On-Duty Uber/Lyft Drivers

Uber and Lyft provide generous auto liability insurance to their drivers (and to third parties who claim against their drivers’ policies). If the app is turned off at the time of an Uber or Lyft accident, you are stuck with claiming against their personal liability insurance, if they have any. Coverage increases dramatically if the app is on and the driver is waiting for a ride request. It increases further to $1,000,000 if the driver is carrying a passenger or on the way to pick one up.

At-Fault, On-Duty Employees 

If the at-fault driver was an on-duty employee at the time of the accident, and if they were acting within the scope of their employment at the time (they were not on a joy ride, for example), you can probably hold the employer liable for your damages, including your lost wages. This rule applies even if the at-fault driver was driving their own vehicle.

Wealthy Defendants

You can always sue the at-fault driver directly. The problem is that if you have a sizable claim, the driver probably lacks the financial resources to pay it. Florida law exempts certain income from lawsuit claims. If the defendant is wealthy enough, however, exemptions don’t matter.

Drivers Who Purchased Optional Bodily Injury Liability Insurance

You are lucky if the at-fault driver purchased optional bodily injury liability insurance. Take full advantage of this option if you have it.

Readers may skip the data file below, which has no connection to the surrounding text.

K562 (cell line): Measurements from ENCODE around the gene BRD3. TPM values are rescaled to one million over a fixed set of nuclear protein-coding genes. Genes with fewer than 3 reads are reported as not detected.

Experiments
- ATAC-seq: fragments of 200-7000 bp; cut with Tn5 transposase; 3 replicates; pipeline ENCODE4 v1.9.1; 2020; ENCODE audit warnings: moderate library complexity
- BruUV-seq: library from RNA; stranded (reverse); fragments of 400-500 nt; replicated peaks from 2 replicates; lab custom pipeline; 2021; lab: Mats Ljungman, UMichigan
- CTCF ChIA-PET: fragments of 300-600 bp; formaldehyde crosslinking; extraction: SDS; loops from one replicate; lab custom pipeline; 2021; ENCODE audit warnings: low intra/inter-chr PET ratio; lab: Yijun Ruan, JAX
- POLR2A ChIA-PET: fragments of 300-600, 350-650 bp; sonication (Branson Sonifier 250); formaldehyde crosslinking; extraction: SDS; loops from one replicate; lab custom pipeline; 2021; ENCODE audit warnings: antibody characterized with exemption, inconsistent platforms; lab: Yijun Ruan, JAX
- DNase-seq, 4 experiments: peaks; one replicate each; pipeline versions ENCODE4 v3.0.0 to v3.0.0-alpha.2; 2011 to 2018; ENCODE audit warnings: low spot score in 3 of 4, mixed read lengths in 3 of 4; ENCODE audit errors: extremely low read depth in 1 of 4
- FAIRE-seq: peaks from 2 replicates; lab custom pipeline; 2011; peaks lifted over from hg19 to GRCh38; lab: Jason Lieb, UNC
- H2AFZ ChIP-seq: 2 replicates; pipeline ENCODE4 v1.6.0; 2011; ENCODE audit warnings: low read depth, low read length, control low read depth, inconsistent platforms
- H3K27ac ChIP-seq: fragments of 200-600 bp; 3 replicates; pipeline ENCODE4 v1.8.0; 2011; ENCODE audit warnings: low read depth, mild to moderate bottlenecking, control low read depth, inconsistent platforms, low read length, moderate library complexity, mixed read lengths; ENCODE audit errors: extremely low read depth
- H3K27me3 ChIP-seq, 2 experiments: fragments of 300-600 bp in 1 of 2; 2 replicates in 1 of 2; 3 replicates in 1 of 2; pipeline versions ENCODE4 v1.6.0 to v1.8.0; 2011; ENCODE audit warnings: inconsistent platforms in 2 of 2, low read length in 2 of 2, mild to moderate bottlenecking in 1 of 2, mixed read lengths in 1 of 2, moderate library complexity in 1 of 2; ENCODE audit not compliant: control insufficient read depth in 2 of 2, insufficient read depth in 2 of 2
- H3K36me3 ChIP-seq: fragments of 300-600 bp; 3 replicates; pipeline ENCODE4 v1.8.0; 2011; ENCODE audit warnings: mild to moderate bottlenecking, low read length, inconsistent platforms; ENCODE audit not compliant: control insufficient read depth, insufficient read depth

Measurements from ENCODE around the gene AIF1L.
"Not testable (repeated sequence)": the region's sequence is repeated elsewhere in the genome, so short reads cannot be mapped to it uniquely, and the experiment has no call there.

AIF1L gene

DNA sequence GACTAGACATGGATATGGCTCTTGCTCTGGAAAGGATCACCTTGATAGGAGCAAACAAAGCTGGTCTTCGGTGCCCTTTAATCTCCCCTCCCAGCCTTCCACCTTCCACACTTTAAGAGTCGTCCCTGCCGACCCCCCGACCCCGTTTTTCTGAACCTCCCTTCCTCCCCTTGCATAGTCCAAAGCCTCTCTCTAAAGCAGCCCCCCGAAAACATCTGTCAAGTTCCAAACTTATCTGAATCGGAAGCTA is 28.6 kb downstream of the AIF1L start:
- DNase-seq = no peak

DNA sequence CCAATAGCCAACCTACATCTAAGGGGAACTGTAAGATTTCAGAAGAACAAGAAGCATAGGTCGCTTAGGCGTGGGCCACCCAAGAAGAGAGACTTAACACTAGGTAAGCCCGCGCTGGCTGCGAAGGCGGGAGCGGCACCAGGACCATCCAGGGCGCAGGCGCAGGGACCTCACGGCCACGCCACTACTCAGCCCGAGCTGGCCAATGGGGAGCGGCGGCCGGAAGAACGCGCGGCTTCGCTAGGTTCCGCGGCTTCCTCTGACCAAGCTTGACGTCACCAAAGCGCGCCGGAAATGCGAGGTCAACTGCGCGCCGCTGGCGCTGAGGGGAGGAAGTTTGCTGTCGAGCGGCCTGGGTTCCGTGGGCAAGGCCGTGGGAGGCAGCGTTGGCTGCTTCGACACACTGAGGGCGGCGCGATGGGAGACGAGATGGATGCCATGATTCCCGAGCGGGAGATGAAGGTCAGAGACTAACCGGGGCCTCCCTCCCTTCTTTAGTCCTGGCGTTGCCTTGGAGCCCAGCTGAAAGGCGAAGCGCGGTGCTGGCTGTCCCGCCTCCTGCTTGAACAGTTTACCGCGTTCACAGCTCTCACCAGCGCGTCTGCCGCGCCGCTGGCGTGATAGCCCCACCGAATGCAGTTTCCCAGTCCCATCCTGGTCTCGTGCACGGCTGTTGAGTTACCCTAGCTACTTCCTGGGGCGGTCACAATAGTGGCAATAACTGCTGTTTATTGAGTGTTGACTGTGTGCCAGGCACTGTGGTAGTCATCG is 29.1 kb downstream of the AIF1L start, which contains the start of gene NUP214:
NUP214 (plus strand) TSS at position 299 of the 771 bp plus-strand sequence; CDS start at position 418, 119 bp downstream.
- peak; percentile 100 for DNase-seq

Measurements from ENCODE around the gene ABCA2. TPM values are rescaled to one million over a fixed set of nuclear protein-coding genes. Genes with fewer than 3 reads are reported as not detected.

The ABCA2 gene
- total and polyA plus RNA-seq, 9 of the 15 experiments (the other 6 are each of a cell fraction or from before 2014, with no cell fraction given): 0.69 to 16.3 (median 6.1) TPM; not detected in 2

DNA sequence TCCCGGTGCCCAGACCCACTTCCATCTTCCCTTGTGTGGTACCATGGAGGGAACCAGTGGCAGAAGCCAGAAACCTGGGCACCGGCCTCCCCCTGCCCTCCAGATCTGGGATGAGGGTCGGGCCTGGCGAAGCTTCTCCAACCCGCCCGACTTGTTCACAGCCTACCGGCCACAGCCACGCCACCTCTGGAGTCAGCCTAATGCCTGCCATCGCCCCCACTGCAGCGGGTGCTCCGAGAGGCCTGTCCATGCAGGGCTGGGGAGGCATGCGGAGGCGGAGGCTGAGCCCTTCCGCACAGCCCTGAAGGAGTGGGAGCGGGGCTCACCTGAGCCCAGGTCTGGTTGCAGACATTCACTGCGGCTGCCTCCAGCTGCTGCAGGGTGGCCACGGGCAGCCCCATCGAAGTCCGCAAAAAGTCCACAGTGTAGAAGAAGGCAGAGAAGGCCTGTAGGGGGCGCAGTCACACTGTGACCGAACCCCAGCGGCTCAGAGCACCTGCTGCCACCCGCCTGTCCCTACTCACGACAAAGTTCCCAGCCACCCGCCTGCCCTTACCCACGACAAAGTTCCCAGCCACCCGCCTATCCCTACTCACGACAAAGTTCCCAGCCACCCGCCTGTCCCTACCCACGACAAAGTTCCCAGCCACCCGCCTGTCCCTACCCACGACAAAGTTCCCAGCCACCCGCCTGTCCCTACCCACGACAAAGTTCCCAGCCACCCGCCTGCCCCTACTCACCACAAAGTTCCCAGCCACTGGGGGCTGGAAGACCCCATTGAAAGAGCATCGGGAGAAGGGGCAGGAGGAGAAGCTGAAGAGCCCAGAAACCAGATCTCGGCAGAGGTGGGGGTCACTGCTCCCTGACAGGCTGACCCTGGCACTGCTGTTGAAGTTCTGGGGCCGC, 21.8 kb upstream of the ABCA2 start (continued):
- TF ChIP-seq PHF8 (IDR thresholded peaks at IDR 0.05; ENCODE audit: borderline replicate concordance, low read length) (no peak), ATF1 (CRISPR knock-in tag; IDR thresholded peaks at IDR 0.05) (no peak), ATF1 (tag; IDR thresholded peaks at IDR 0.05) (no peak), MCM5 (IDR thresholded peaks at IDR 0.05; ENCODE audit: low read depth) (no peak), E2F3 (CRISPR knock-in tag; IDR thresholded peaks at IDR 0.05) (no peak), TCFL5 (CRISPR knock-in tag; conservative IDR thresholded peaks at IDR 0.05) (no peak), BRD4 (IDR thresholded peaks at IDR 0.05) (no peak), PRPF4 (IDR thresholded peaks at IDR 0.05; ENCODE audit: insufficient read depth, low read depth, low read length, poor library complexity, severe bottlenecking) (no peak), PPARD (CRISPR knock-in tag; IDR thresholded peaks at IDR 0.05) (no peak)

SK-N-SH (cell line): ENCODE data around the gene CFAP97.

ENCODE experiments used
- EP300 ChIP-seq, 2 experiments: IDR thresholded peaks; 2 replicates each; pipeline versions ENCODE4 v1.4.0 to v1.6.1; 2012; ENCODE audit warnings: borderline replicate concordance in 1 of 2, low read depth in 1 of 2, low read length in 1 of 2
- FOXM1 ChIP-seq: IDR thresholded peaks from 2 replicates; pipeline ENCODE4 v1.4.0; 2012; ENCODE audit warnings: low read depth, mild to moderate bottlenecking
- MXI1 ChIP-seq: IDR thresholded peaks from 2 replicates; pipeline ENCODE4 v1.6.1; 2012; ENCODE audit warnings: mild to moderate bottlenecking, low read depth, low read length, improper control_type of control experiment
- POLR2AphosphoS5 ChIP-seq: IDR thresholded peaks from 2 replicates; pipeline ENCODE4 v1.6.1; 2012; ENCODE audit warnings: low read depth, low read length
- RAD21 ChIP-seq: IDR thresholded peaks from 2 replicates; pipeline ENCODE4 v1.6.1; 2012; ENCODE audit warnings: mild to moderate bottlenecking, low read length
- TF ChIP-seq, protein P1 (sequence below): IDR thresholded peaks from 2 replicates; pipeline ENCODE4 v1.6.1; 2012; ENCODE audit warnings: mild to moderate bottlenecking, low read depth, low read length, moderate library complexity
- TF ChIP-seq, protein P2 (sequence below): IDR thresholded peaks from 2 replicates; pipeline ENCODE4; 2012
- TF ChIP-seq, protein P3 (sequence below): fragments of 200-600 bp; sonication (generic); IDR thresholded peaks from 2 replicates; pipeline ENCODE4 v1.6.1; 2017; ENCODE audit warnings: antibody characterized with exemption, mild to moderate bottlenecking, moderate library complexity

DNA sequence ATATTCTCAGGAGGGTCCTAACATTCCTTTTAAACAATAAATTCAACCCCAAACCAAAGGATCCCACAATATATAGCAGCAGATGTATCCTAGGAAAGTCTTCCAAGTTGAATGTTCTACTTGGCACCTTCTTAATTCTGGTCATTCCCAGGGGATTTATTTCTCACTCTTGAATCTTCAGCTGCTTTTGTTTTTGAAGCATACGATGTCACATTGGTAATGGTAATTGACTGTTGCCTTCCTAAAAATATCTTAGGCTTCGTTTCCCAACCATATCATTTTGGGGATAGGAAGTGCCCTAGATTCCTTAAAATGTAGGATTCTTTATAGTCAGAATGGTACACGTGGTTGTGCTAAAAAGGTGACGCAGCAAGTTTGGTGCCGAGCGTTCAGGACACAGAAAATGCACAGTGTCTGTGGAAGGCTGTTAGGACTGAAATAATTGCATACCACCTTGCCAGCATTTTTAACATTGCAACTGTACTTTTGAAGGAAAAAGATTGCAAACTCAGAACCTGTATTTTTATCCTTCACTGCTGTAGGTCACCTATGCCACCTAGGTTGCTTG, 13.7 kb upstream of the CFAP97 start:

Government Employees

If the at-fault driver was an on-duty government employee acting within the scope of their employment, you can file a claim against the government (either the federal government or the State of Florida, depending on who the driver was working for). Both Florida and the federal government apply a damages cap of $200,000, or $300,000 if you sue more than one government entity. You cannot get punitive damages.

The Manufacturer of a Defective Product

If a defective auto part caused your car accident, you can sue the manufacturer of the product. As you might imagine, Ford Motor Company is likely to be able to pay any damages claim that a court might award you. You can also sue any party in the product’s chain of distribution, including wholesalers and retailers. Once you prove that the product is defective, you don’t even need to prove fault. 

Contact a Fort Walton Beach Personal Injury Lawyer Today 

When you suffer lost wages due to a car accident, you have two problems: (i) calculating the amount you lost, and (ii) figuring out who to claim against to get your compensation. An experienced personal injury lawyer can help you with both of these concerns.

At Brannon & Brannon Car Accident & Personal Injury Lawyers, we’ve been fighting for clients just like you for over 30 years now. There’s not much that can happen that we haven’t seen before. Call us at 850-407-6635, or contact us online